Social media was once a free-for-all place where people from all over the world could interact and form friendships. However, it quickly became a playground for stalkers, cyber bullies and even criminals getting a kick from harassing innocent internet users.

As a result, regulations were put in place to protect social media users from such vices and restore sanity. Kenya followed suit and enacted a law known as the Computer Misuse And Cybercrimes Act which regulates the use of the internet. It also states unlawful activities that warrant a fine and/or a jail sentence. This legislation was challenged by the digital community in the country who argued that some of its provisions were unlawful and violated human rights. The Bloggers Association Of Kenya (BAKE) sued the Government due to the fact that they felt that the law targeted journalists and imposed hefty penalties on crimes that should actually be misdemeanors. The Law Society Of Kenya (LSK) also joined in the fight to have some sections of the Act repealed but lost the case.

Despite the court cases, the Cybercrimes Act has been in force partially since its enactment in
2018. Since it appears that the government is intent on enforcing the various sections of the act, one needs to be careful.

Here are some things you might do on social media that can get you into trouble.

1. Spreading Fake News

We can thank Donald Trump for coining the phrase “fake news” which has become a popular
buzz word and a mammoth problem today. There was once a time when you’d scroll social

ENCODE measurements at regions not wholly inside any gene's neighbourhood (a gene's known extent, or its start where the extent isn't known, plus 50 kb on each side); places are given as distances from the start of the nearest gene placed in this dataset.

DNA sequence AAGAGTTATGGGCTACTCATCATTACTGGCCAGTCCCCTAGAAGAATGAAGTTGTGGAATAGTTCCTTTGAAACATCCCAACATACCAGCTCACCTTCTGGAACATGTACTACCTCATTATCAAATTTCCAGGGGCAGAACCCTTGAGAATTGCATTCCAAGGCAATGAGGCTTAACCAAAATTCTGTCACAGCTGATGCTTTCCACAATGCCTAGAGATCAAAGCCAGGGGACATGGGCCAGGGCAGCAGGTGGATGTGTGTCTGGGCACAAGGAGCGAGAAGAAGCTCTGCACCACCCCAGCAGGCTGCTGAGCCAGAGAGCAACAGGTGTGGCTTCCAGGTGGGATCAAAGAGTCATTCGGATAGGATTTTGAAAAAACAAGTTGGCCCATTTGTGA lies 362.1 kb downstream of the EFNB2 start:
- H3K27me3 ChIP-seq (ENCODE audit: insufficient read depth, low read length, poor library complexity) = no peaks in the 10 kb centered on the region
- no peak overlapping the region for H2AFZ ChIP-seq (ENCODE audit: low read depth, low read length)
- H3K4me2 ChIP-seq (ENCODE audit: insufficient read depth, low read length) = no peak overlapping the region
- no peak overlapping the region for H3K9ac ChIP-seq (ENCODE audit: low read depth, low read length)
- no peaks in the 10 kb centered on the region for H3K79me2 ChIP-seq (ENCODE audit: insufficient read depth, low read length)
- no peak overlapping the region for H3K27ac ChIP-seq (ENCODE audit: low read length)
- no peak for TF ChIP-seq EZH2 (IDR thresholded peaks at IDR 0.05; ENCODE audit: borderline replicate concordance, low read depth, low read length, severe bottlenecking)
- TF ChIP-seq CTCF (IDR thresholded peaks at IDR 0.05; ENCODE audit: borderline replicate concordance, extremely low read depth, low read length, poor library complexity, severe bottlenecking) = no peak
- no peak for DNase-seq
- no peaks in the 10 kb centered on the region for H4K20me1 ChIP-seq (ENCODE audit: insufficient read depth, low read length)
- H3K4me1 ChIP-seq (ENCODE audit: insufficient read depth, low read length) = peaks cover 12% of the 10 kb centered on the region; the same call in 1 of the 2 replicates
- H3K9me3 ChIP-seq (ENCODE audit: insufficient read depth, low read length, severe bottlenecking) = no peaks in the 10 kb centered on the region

media and see a fake story everyday about a celebrity death or political turmoil. The
Kenyan government made it a crime to post false publication under Section 22 of the Cybercrimes Act. However, this section can be used subjectively by the powers that be to stifle freedom of expression. One of the first casualties of this legislation were two social media users who found themselves on the wrong side of the law after allegedly posting fake news on Facebook. The duo claimed that the Security CS, Dr. Fred Matiang’i had been admitted in hospital after contracting the coronavirus. This offence attracts a fine of Ksh 5 million, a 2-year jail sentence or both.

2. Sharing Private Information

There’s no reason why anyone should share another person’s private information especially in this age of identity theft. However, there are people who have appointed themselves as private investigators on social media who expose other people’s dirty linen. While it’s entertaining, one mistake could land you in jail as one, Edgar Obare, knows too well. He was charged with unlawfully publishing private details after posting a visa belonging to another social media user without consent.

This crime is provided for under Section 72 of the Data Protection Act and attracts a fine not
exceeding Sh3 million or an imprisonment term not exceeding 10 years, or both. Additionally, the Cybercrimes Act criminalizes any offense committed using a computer under Section 46 which covers this offense.

3. Publishing False Information